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MySpace vs. Facebook: The Fight Isn't Over

If the turn of a new year is a time for resolutions, then MySpace, part of News Corp (NWS), may have chosen one of the most traditional: losing weight. According to a Wall Street Journal report, the once-leading social network will cut from a third to a half of its workforce of 1,100.

Compare that to the news of Goldman Sachs (GS) investing $500 million in Facebook, giving the latter a $50 billion market value. Where did the one go right and the other go wrong? It wasn't technology so much as one smart move--focusing on students-- by Facebook. But that clever strategy could eventually backfire. And a different trend could favor MySpace and make it a natural acquisition for Google (GOOG).

Just a few years ago, MySpace was the dominant name in social networking. Kids, adults, artists, musicians, companies -- many people and organizations went to the site to connect. But there was no coherence base for growing the audience. Furthermore, because users could heavily customize the look of their own profiles, there was no design coherence, with much off-putting and visually painful pages.

Facebook did something quite clever and almost inadvertent, given its genesis in a university setting. It built audience first among college students at an expanding number of educational institutions. Next, it moved to high schools, trading on the widespread interest of younger people to take part in what seems reserved for those who are older. Think of it as immediately overcoming an excluding barrier without having to go through a rite of passage.

Only after high school and college students were will in place did Facebook open doors to adults. By that time, the company could bet on the dynamic of adults adopting a youth culture, as the world has seen time and again in clothing, music, and language.

Interestingly, although the difference in approaches has favored Facebook in the short run, it may not over time. Although only anecdotal evidence, I've already begun hearing high school and college students referring to Facebook as an old and established entity that no longer has a sense of cool. In other words, for all of the growth that Facebook has seen, it may have become so popular with parents as to potentially disaffect younger generations, who compose the exact audience that could enable a challenger.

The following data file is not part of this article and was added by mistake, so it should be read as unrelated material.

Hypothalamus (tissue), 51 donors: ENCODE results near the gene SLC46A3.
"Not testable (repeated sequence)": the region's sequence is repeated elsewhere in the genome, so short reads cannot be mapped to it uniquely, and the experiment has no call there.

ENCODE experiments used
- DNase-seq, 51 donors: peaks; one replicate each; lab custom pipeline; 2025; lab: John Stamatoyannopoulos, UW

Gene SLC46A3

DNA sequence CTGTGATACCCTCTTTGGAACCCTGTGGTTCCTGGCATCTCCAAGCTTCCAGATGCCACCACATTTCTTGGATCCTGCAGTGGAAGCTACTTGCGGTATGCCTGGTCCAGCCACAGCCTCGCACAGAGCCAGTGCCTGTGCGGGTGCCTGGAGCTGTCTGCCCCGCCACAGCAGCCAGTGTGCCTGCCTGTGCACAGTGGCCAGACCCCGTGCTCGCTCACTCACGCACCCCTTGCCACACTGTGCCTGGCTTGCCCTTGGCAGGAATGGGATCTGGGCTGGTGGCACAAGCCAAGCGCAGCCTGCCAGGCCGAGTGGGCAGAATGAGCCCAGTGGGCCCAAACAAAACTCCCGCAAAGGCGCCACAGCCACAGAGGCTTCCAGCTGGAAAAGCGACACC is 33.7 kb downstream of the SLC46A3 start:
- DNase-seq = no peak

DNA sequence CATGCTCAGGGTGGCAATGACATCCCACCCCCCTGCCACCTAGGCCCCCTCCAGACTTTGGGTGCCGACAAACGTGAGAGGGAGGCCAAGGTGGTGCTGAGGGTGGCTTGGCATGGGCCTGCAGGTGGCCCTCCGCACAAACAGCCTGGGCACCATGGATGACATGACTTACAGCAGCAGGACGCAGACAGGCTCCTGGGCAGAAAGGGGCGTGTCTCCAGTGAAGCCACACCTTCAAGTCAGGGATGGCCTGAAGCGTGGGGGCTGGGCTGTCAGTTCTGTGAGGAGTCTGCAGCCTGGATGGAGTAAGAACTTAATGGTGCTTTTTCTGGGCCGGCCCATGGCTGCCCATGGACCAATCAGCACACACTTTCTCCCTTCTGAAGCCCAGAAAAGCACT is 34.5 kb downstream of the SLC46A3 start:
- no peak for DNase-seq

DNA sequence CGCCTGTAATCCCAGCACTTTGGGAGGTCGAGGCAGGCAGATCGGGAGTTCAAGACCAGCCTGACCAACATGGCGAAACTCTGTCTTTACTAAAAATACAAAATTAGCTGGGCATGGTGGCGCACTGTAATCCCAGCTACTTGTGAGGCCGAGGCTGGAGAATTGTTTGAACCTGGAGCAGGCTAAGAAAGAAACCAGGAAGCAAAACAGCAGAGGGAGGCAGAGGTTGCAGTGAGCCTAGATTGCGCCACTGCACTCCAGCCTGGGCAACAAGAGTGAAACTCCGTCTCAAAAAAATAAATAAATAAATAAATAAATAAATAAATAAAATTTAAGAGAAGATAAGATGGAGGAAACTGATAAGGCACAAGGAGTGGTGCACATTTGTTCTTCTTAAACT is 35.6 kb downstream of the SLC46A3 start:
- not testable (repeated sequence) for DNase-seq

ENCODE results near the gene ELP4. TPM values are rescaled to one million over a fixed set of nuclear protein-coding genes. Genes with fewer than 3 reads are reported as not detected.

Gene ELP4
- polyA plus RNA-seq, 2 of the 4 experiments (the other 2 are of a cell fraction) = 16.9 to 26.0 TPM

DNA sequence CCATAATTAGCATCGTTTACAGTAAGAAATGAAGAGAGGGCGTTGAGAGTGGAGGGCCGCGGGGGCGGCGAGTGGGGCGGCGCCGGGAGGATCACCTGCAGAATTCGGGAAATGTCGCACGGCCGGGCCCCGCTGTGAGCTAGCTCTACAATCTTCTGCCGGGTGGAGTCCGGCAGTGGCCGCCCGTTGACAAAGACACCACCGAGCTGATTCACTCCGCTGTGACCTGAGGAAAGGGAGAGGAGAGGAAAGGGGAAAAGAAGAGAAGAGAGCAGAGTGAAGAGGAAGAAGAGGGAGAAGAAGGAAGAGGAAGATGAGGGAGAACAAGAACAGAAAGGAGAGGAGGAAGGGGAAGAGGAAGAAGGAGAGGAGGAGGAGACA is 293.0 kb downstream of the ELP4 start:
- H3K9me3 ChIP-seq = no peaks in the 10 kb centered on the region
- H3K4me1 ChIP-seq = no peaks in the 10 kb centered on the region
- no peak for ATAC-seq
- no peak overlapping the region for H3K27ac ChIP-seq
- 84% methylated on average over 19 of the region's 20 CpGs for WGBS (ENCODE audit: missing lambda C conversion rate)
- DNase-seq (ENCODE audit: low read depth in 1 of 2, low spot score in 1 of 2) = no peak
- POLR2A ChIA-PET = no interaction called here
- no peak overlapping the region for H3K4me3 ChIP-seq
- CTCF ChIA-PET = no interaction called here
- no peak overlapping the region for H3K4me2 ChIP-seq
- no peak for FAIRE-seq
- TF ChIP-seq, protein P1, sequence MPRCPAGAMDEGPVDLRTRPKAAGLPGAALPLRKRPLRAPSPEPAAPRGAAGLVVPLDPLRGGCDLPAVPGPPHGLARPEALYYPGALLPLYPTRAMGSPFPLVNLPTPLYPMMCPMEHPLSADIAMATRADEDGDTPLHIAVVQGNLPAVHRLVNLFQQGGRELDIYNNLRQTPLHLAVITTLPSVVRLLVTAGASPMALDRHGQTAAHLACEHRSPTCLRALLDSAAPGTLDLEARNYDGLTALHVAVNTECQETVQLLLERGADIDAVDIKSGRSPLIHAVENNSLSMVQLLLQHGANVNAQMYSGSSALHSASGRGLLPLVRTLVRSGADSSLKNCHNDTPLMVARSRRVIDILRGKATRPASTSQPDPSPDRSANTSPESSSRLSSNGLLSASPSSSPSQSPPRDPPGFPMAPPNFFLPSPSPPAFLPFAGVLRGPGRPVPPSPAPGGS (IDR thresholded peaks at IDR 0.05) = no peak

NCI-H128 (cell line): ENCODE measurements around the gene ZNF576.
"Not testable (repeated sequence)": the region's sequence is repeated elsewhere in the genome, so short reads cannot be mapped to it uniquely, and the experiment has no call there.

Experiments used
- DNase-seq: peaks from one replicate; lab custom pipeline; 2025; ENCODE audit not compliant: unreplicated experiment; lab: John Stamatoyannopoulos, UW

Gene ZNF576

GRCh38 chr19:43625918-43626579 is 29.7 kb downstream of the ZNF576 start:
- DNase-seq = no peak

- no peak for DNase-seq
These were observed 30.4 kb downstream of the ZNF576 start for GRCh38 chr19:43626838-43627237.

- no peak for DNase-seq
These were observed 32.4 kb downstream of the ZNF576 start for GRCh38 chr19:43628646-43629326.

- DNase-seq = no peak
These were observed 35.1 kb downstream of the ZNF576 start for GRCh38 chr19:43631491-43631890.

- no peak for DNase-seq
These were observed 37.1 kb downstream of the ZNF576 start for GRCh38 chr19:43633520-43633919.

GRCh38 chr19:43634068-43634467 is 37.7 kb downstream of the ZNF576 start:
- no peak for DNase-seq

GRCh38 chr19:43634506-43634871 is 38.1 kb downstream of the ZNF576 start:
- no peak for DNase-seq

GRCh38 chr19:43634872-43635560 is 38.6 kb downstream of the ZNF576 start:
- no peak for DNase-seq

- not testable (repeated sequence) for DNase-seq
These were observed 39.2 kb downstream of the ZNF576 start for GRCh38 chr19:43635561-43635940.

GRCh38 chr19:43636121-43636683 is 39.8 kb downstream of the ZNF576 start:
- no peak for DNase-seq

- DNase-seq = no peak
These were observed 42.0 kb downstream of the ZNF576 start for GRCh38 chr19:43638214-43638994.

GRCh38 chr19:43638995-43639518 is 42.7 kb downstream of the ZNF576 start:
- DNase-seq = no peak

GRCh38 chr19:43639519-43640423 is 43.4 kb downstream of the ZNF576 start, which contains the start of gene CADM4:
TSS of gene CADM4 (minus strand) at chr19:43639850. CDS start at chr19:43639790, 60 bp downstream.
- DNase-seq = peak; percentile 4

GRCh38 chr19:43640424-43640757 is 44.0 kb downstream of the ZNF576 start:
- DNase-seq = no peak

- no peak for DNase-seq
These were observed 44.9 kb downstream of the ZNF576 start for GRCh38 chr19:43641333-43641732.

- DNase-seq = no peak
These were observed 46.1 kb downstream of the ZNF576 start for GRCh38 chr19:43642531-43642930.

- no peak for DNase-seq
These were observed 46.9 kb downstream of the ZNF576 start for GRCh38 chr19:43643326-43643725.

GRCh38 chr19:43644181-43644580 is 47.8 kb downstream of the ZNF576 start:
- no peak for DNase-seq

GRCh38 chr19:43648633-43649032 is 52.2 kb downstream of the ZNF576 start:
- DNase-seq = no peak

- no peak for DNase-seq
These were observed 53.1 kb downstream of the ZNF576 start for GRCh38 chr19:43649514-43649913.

In addition, MySpace still has some interesting opportunities. Look at this (AMZN) chart comparing MySpace and Facebook. Instead of making the usual point that MySpace's audience is shrinking while that of Facebook expands, it looks at what percentage of visits come from search engines:

Increasingly, Facebook is an enormous but self-contained world. You become part of its user ecosystem, but it offers little reason to draw in people from the outside who are looking for something.

MySpace, on the other hand, appears to have become an answer source for people's questions or interests. The site has the greater capacity to organically match people with niche interests. In other words, the company's strategy to become a hub to discover music, entertainment, and games seems to be working, even if not quickly enough. Adding additional niche categories should be possible.

Among its current strategic needs, here are two important tasks for Google:

  1. Keep Facebook from taking more people, traffic, and advertising revenue.
  2. Develop a local marketing and shopping presence without Groupon.
If Google ever wanted its own social network that would compete with Facebook and mesh with its search operations while providing a potential opening for local search and marketing, MySpace could be the kernel. And layoffs might only drive the price down, letting Google get the asset for little.


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